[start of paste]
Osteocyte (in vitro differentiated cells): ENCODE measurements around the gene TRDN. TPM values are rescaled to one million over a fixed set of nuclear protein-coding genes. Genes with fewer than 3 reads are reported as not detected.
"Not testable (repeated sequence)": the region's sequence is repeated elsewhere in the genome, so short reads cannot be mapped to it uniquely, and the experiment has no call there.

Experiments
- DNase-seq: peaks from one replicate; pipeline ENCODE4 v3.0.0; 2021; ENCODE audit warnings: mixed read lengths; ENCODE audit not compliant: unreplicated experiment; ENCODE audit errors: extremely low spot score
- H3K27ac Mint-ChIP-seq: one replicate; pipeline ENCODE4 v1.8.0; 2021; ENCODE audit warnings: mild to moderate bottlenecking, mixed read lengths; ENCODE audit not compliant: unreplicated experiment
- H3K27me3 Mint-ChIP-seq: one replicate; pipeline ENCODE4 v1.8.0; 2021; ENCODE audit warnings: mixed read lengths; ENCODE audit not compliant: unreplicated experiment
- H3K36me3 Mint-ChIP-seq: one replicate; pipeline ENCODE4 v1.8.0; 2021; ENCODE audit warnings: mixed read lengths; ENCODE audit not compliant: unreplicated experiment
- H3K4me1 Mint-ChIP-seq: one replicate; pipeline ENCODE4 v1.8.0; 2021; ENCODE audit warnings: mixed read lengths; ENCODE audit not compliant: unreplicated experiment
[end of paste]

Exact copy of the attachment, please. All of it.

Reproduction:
Osteocyte (in vitro differentiated cells): ENCODE measurements around the gene TRDN. TPM values are rescaled to one million over a fixed set of nuclear protein-coding genes. Genes with fewer than 3 reads are reported as not detected.
"Not testable (repeated sequence)": the region's sequence is repeated elsewhere in the genome, so short reads cannot be mapped to it uniquely, and the experiment has no call there.

Experiments
- DNase-seq: peaks from one replicate; pipeline ENCODE4 v3.0.0; 2021; ENCODE audit warnings: mixed read lengths; ENCODE audit not compliant: unreplicated experiment; ENCODE audit errors: extremely low spot score
- H3K27ac Mint-ChIP-seq: one replicate; pipeline ENCODE4 v1.8.0; 2021; ENCODE audit warnings: mild to moderate bottlenecking, mixed read lengths; ENCODE audit not compliant: unreplicated experiment
- H3K27me3 Mint-ChIP-seq: one replicate; pipeline ENCODE4 v1.8.0; 2021; ENCODE audit warnings: mixed read lengths; ENCODE audit not compliant: unreplicated experiment
- H3K36me3 Mint-ChIP-seq: one replicate; pipeline ENCODE4 v1.8.0; 2021; ENCODE audit warnings: mixed read lengths; ENCODE audit not compliant: unreplicated experiment
- H3K4me1 Mint-ChIP-seq: one replicate; pipeline ENCODE4 v1.8.0; 2021; ENCODE audit warnings: mixed read lengths; ENCODE audit not compliant: unreplicated experiment